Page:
Olga Tokarczuk’s Book ‘Flights’ Is Taking Off


The Polish writer Olga Tokarczuk had to wait until she was 28 to receive a passport and make her first trip abroad. Like many Poles, Ms. Tokarczuk (pronounced To-KAR-chook) rejoiced when over 40 years of Soviet-induced international isolation finally came to an end. The destination was hardly an exotic one — East Germany in 1990 — but it signaled the beginning of Ms. Tokarczuk’s love affair with travel and a delectable way of writing about it that continues to evolve.

In May, Ms. Tokarczuk won the Man Booker International Prize for her novel “Flights,” which treats travel as a uniquely corporeal experience. “Flights” is made up of 116 vignettes — both fiction and nonfiction — ranging from a Polish man’s desperate search for his wife and child after they disappear during a vacation in Croatia, to a historical account of Chopin’s heart being smuggled into Warsaw beneath his sister’s skirt. Critics have compared Ms. Tokarczuk’s nonlinear novels and short stories, which are often punctuated by mysterious maps and diagrams, to the work of celebrated European authors like W.G. Sebald and Milan Kundera.

With “Flights,” Ms. Tokarczuk, 56, became the first Polish writer to win the British prize which is now awarded annually to a book in English-language translation. The Polish-born British writer Lisa Appiganesi, who chaired the judging, commended Ms. Tokarczuk’s novel for its narrative voice “which moves from wit and gleeful mischief to real emotional texture.” “Flights,” which sold over 160,000 hardcover copies when it was published in Poland in 2007 and won the country’s prestigious Nike Award, is being released in the United States by Riverhead Books on Aug. 14.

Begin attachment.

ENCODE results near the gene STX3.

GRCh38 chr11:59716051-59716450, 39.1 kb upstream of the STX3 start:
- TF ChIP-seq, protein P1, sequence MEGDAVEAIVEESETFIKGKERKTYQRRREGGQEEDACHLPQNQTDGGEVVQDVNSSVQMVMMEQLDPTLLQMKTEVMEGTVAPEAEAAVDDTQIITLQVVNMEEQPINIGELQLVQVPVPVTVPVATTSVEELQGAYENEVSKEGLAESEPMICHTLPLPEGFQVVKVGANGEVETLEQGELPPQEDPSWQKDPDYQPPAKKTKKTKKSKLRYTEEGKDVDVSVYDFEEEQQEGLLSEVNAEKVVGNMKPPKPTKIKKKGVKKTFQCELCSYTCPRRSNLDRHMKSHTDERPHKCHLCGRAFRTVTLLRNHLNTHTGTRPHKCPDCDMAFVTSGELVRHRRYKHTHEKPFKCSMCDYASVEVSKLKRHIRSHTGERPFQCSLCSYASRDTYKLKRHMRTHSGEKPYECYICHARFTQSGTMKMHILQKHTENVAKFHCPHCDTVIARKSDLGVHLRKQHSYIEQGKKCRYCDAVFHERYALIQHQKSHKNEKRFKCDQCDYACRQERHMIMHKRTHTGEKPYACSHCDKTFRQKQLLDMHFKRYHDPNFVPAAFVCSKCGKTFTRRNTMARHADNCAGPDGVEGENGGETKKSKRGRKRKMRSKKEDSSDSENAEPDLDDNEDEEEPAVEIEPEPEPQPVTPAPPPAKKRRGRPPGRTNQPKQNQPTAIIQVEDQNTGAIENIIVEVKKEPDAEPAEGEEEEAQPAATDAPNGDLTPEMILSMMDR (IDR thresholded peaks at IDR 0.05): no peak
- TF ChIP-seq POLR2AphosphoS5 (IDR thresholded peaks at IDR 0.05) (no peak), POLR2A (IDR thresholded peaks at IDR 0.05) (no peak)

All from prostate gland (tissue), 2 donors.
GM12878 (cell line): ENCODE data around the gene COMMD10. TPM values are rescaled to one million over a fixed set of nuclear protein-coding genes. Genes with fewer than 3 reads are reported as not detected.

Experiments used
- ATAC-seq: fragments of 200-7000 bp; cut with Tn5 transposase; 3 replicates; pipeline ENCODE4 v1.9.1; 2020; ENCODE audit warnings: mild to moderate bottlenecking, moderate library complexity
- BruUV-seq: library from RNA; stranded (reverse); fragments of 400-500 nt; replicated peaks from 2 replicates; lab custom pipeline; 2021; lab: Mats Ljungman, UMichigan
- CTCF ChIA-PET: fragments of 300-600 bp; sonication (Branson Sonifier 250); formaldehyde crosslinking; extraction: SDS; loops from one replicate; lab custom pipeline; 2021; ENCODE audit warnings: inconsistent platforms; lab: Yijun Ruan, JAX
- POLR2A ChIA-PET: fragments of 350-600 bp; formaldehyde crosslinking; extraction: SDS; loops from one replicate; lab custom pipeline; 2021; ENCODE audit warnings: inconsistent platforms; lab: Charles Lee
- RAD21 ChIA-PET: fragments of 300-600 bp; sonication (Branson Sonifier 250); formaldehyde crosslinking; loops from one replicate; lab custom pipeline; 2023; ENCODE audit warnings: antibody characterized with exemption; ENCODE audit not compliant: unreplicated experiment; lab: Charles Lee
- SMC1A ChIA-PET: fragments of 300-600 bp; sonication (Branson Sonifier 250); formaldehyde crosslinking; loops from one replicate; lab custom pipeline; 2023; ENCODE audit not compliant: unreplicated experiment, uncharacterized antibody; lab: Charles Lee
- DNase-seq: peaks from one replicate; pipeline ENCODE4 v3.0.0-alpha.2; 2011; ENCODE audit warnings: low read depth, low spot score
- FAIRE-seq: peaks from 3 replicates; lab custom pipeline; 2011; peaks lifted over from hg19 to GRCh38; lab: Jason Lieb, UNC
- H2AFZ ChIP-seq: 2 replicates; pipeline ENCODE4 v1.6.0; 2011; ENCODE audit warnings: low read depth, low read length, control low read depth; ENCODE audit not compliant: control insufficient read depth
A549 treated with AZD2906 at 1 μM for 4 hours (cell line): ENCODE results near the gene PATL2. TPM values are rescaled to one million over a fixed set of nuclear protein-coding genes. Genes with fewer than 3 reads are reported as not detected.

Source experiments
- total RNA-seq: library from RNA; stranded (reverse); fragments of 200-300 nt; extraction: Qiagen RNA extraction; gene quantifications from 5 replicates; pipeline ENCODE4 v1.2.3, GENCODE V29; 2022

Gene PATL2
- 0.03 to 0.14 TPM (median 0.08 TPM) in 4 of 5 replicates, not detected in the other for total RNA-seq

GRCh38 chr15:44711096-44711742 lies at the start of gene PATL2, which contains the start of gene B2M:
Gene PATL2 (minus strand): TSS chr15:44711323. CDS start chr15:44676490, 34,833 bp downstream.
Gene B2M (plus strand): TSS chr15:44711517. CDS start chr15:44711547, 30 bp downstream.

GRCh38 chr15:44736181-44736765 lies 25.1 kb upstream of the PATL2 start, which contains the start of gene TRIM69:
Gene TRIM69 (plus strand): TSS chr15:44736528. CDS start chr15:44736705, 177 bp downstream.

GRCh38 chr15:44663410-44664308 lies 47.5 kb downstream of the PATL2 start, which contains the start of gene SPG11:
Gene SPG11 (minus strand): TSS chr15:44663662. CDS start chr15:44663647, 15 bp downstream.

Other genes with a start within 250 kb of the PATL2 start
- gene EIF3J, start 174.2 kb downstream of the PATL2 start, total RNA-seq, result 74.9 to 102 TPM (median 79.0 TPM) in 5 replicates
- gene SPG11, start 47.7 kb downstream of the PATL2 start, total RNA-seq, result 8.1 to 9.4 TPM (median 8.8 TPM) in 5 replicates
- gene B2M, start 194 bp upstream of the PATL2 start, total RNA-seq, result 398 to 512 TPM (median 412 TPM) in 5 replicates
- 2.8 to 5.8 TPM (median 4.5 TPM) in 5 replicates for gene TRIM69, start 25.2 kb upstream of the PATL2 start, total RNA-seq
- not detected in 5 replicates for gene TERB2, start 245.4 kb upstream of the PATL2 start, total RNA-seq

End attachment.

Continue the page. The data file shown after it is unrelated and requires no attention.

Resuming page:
A Dozen Years Ago, When the World Was Different

In a recent Skype interview Ms. Tokarczuk said that when she began writing “Flights,” more than a dozen years ago, she set out to describe a world very different from the one we are living in now. “I wrote this book when the world was looking to be open for everybody,” she said. “Now we’re seeing how the European Union will probably become weakened by the policies of countries like Poland and Hungary, which are focused on their borders once again.”

“We Don’t Travel in Such a Linear Way Anymore.”

While roaming Europe and Asia, Ms. Tokarczuk kept a logbook of her experiences but decided it was impossible to write a linear book of memoirs about traveling. “I realized that we don’t travel in such a linear way anymore but rather jump from one point to another and back again,” she said. “So I got this idea for a ‘constellation’ novel recounting experiences that were separate from each other but could still be connected on different psychological, physical and political levels.”



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